Food Production – The Grinding Stone

Students learn about the grinding stone used by the Haudenosaunee to prepare food and reflect on the importance of caring for the tools we rely on as well as the natural materials they are sourced from.

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Food Production – The Grinding Stone


•Grinding stone video •Grinding Stone Booklet.pdf
  • White corn, traditionally, and in many community settings today, is a staple of the Haudenosaunee diet. White corn, however, is not like the sweet dent corn we are used to seeing in the supermarket. It has a hard outer shell and a soft powder on the inside. High in calcium, it can be ground down into a flour to meet many culinary needs. To do this grinding a grinding stone was traditionally used. To learn more about the cultural significance of corn to the Haudenosaunee check out Learning Activity 19: What is Seed Saving and Why is it Important from the grade 10 Food and Climate Change Bundle.
  • The following grinding stone resource was shared with QUILLS by Kahehtok:tha Knowledge Keeper Janice Brant who sits with the Bear Clan in the Kanyen’kehá:ka Mohawk Nation of the Rotinonhsyon:ni Six Nations.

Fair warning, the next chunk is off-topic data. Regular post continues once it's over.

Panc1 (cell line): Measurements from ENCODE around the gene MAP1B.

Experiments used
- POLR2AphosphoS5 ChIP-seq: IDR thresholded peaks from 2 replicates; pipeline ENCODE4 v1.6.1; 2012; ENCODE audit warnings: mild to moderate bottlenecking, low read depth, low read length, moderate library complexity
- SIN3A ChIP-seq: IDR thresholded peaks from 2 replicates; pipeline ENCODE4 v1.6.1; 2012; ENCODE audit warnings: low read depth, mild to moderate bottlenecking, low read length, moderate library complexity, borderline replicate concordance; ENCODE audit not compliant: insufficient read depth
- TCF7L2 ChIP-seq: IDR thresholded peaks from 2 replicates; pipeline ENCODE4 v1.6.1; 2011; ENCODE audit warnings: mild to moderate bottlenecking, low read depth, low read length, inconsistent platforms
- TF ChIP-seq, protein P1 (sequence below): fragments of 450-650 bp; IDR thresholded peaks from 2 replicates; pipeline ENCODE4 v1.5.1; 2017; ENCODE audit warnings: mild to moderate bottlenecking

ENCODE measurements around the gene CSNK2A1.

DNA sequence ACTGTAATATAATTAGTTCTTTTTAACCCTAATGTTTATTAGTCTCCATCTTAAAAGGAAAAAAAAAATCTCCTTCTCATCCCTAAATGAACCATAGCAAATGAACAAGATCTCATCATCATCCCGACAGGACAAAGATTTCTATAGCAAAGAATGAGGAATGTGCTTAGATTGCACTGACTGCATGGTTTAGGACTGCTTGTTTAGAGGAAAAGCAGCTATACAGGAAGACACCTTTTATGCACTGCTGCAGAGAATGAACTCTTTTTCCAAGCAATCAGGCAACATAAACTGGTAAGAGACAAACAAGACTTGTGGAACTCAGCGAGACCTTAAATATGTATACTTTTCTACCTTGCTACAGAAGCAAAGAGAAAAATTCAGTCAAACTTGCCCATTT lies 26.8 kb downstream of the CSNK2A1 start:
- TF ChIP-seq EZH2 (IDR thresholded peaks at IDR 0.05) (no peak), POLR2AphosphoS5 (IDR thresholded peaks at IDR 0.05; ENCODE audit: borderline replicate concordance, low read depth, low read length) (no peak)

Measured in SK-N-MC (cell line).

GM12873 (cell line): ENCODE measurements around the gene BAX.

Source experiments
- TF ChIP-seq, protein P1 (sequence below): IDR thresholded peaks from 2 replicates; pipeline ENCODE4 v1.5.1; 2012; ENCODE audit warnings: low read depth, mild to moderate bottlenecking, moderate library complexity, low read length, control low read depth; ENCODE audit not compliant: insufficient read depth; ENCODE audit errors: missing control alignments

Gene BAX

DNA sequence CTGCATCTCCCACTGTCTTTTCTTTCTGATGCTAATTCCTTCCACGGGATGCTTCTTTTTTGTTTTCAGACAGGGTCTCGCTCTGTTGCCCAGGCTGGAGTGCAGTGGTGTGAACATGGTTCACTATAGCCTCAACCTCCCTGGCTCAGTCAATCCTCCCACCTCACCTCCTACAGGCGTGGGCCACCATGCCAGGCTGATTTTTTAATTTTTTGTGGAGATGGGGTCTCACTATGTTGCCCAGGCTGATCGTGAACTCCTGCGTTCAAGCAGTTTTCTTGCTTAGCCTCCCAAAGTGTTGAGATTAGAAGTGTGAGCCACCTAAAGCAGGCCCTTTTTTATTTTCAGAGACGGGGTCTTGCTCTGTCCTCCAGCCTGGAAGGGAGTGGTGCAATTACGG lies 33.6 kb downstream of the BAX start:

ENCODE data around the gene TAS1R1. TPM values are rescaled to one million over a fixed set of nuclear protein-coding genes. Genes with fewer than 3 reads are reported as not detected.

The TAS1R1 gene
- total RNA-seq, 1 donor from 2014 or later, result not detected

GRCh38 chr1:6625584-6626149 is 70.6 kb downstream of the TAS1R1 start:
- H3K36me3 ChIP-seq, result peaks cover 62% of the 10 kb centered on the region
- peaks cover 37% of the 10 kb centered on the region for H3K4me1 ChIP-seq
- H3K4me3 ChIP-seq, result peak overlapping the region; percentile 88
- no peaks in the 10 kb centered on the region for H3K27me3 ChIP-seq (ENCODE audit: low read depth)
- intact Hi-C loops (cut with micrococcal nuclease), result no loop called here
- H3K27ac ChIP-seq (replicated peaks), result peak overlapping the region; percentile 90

• Students watch the movie ( and review the text resource (in the Grinding Stone Booklet.pdf)
  • In a Talking circle (see Teacher’s Guide for facilitation protocols) the class answers the following questions:
  1. What purpose does the grinding stone serve? 
  2. What are some ways in which the grinding stone is cared for (as shown in the video?)
  3. How do these practices reflect the importance of reciprocity in Indigenous ways of knowing and being? 
  4. Based on the video how are traditional Indigenous tools still relevant to people’s lives today?

Students reflect on the following questions in an exit ticket or other reflective writing piece. In Western culture things are made to be broken ie: to fuel capitalism. 

  • What is the impact of this relationship on the natural world?
  • Can you brainstorm a list of things that are still looked after in your culture? 
  • What are these things? 
  • How do you look after them?